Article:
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http://dx.doi.org/10.3389/fpsyg.2017.01088DOI Listing
http://www.ncbi.nlm.nih.gov/pmc/articles/PMC5489630PMC
June 2017

Moderate-to-vigorous physical activity, but not sedentary time, predicts changes in cardiometabolic risk factors in 10-y-old children: the Active Smarter Kids Study.

Am J Clin Nutr 2017 06 5;105(6):1391-1398. Epub 2017 Apr 5.

Department of Sports Medicine, Norwegian School of Sport Sciences, Oslo, Norway

Cross-sectional data have suggested an inverse relation between physical activity and cardiometabolic risk factors that is independent of sedentary time. However, little is known about which subcomponent of physical activity may predict cardiometabolic risk factors in youths. We examined the independent prospective associations between objectively measured sedentary time and subcomponents of physical activity with individual and clustered cardiometabolic risk factors in healthy children aged 10 y. We included 700 children (49.1% males; 50.9% females) in which sedentary time and physical activity were measured with the use of accelerometry. Systolic blood pressure, waist circumference (WC), and fasting blood sample (total cholesterol, high-density lipoprotein cholesterol, triglycerides, glucose, fasting insulin) were measured with the use of standard clinical methods and analyzed individually and as a clustered cardiometabolic risk score standardized by age and sex ( score). Exposure and outcome variables were measured at baseline and at follow-up 7 mo later. Sedentary time was not associated with any of the individual cardiometabolic risk factors or clustered cardiometabolic risk in prospective analyses. Moderate physical activity at baseline predicted lower concentrations of triglycerides ( = 0.021) and homeostatic model assessment for insulin resistance ( = 0.027) at follow-up independent of sex, socioeconomic status, Tanner stage, monitor wear time, or WC. Moderate-to-vigorous physical activity ( = 0.043) and vigorous physical activity ( = 0.028) predicted clustered cardiometabolic risk at follow-up, but these associations were attenuated after adjusting for WC. Physical activity, but not sedentary time, is prospectively associated with cardiometabolic risk in healthy children. Public health strategies aimed at improving children's cardiometabolic profile should strive for increasing physical activity of at least moderate intensity rather than reducing sedentary time. This trial was registered at clinicaltrials.gov as NCT02132494.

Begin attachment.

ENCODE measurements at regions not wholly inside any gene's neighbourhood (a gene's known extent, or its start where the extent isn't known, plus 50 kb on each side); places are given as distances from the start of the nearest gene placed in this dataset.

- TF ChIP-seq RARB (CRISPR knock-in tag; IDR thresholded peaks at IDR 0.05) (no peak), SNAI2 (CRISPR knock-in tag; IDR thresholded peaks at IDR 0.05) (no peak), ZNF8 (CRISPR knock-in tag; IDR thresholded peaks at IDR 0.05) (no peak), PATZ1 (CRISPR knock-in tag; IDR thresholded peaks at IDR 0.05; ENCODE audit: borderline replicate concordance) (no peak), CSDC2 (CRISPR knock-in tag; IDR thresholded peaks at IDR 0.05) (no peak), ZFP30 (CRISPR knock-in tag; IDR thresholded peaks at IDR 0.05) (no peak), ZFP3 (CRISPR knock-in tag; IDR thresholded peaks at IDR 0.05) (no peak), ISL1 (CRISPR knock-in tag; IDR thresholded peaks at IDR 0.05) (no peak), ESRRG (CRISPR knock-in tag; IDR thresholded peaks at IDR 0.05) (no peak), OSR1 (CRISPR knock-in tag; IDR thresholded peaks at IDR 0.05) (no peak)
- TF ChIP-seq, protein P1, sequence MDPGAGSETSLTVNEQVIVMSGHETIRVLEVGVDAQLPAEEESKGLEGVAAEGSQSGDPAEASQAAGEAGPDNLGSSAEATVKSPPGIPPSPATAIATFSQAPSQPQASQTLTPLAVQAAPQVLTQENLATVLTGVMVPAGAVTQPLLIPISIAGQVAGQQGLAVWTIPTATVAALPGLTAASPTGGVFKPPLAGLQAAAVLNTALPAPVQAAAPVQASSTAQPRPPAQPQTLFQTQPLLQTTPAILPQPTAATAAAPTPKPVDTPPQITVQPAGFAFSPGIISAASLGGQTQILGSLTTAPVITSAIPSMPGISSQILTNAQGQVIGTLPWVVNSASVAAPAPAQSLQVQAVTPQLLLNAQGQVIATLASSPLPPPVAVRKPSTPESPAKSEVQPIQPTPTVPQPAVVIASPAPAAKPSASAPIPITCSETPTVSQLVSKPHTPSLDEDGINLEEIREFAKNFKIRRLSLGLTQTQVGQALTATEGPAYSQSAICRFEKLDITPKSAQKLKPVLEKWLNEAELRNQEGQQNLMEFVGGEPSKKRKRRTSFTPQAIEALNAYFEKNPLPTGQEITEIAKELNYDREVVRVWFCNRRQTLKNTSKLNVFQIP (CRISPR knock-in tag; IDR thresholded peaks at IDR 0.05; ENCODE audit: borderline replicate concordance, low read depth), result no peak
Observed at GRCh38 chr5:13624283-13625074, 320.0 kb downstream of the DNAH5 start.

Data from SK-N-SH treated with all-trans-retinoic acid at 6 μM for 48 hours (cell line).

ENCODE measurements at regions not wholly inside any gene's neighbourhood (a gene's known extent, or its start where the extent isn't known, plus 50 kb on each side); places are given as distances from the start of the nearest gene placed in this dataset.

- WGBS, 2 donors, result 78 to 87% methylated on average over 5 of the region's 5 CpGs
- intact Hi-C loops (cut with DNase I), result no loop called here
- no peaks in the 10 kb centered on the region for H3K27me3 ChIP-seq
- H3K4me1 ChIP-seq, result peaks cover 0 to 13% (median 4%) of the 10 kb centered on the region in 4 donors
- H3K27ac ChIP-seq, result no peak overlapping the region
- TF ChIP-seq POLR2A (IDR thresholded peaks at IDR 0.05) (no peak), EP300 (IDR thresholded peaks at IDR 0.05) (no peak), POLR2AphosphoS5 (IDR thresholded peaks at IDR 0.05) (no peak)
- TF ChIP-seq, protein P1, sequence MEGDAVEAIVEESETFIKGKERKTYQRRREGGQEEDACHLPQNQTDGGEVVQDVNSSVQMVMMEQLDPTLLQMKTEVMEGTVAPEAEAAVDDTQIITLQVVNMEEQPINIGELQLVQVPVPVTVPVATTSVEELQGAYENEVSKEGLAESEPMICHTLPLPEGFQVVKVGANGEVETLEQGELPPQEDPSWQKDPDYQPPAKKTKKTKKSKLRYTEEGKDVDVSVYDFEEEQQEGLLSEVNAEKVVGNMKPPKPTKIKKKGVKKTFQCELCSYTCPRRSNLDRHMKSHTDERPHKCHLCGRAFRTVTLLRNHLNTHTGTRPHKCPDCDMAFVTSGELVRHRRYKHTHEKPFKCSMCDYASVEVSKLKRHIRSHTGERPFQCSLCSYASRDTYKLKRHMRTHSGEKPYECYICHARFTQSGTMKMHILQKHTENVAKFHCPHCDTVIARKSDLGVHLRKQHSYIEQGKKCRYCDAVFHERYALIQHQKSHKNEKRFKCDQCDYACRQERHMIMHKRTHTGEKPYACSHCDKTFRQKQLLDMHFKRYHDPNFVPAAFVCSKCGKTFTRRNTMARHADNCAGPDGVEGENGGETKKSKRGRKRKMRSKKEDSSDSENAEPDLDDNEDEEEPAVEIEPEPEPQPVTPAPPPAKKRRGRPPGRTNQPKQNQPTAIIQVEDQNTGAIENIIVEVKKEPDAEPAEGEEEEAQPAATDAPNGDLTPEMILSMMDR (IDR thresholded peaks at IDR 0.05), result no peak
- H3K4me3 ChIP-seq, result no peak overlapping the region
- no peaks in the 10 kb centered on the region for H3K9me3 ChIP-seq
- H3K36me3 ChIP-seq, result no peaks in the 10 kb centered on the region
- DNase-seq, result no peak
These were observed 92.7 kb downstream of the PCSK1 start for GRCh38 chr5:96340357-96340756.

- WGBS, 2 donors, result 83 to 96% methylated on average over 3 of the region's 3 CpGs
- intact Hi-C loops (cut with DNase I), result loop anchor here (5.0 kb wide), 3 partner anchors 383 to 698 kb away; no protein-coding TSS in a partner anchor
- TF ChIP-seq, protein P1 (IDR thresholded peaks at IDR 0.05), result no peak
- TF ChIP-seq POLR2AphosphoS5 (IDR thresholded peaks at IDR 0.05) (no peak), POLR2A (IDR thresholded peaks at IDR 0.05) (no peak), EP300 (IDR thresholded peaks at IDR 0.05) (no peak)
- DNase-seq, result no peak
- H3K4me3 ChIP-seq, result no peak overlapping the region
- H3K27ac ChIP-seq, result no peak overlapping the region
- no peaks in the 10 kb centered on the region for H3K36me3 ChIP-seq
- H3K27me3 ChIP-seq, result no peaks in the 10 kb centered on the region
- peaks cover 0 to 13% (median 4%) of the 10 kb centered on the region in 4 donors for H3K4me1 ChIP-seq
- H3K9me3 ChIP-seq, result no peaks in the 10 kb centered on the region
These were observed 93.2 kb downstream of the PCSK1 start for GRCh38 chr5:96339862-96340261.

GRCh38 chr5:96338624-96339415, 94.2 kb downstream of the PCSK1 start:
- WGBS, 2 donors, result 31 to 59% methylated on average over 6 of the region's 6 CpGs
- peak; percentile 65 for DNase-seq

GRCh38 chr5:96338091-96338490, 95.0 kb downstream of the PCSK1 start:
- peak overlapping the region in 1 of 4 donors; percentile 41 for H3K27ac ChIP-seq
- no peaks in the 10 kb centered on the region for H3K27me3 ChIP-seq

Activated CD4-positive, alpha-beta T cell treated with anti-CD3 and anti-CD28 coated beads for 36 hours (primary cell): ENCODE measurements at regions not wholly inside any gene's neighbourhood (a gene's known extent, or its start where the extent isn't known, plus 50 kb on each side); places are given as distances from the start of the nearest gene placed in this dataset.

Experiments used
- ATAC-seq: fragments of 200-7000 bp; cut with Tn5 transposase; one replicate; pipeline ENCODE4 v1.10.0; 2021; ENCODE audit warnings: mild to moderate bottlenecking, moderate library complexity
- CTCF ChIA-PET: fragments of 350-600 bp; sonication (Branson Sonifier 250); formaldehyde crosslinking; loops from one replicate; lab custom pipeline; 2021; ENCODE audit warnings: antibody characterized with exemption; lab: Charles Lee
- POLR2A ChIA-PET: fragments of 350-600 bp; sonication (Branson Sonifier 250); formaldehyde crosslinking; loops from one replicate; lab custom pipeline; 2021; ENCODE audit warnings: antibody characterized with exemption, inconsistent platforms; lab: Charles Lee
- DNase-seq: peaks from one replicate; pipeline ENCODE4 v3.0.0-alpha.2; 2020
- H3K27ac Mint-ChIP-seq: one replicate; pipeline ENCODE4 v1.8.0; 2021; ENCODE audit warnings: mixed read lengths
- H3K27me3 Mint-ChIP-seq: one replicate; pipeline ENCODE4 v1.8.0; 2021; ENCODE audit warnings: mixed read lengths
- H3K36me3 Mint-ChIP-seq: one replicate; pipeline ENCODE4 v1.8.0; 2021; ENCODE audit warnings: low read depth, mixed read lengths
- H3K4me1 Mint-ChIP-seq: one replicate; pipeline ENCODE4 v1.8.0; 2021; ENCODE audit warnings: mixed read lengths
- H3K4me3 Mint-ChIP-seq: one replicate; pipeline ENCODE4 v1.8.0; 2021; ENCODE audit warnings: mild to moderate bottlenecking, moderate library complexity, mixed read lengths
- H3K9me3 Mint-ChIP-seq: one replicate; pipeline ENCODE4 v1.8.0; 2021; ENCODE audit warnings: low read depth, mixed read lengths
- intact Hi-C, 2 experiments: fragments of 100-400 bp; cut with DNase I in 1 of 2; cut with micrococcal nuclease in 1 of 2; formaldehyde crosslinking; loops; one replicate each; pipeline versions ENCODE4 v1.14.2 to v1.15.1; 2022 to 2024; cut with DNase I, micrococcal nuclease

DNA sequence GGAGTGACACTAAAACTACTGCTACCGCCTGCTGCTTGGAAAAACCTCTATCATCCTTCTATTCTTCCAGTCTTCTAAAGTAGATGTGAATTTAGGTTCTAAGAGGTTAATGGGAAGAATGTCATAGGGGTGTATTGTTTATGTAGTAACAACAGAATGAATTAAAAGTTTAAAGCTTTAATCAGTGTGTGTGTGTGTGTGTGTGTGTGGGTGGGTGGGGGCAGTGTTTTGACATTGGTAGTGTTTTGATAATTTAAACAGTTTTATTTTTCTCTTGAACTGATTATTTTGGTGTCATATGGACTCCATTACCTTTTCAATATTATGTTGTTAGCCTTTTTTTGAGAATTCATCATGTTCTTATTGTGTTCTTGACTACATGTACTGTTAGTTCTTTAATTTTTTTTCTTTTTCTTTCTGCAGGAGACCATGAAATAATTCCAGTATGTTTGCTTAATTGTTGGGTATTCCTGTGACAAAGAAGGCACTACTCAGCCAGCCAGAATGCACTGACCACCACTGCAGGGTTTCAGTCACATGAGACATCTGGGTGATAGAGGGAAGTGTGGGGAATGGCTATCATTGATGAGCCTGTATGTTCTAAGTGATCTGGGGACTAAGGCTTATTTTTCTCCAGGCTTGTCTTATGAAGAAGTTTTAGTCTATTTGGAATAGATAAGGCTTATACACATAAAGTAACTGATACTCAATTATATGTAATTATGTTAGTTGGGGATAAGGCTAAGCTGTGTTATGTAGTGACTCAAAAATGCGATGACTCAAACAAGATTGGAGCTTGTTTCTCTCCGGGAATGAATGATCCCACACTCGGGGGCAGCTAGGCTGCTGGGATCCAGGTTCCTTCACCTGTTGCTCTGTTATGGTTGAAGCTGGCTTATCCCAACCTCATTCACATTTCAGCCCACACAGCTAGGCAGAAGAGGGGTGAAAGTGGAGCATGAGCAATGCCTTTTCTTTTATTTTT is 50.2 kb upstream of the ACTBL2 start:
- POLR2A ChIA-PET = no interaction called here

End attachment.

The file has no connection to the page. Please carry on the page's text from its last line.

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http://dx.doi.org/10.3945/ajcn.116.150540DOI Listing
June 2017

Effects of physical activity on schoolchildren's academic performance: The Active Smarter Kids (ASK) cluster-randomized controlled trial.

Prev Med 2016 10 7;91:322-328. Epub 2016 Sep 7.

Sogn og Fjordane University College, Faculty of Teacher Education and Sports, Sogndal, Norway; Norwegian School of Sport Sciences, Department of Sports Medicine, Oslo, Norway. Electronic address:

Objective: To investigate the effect of a seven-month, school-based cluster-randomized controlled trial on academic performance in 10-year-old children.

Methods: In total, 1129 fifth-grade children from 57 elementary schools in Sogn og Fjordane County, Norway, were cluster-randomized by school either to the intervention group or to the control group. The children in the 28 intervention schools participated in a physical activity intervention between November 2014 and June 2015 consisting of three components: 1) 90min/week of physically active educational lessons mainly carried out in the school playground; 2) 5min/day of physical activity breaks during classroom lessons; 3) 10min/day physical activity homework. Academic performance in numeracy, reading and English was measured using standardized Norwegian national tests. Physical activity was measured objectively by accelerometry.

Results: We found no effect of the intervention on academic performance in primary analyses (standardized difference 0.01-0.06, p>0.358). Subgroup analyses, however, revealed a favorable intervention effect for those who performed the poorest at baseline (lowest tertile) for numeracy (p=0.005 for the subgroup∗group interaction), compared to controls (standardized difference 0.62, 95% CI 0.19-1.07).

Conclusions: This large, rigorously conducted cluster RCT in 10-year-old children supports the notion that there is still inadequate evidence to conclude that increased physical activity in school enhances academic achievement in all children. Still, combining physical activity and learning seems a viable model to stimulate learning in those academically weakest schoolchildren.
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http://dx.doi.org/10.1016/j.ypmed.2016.09.005DOI Listing
October 2016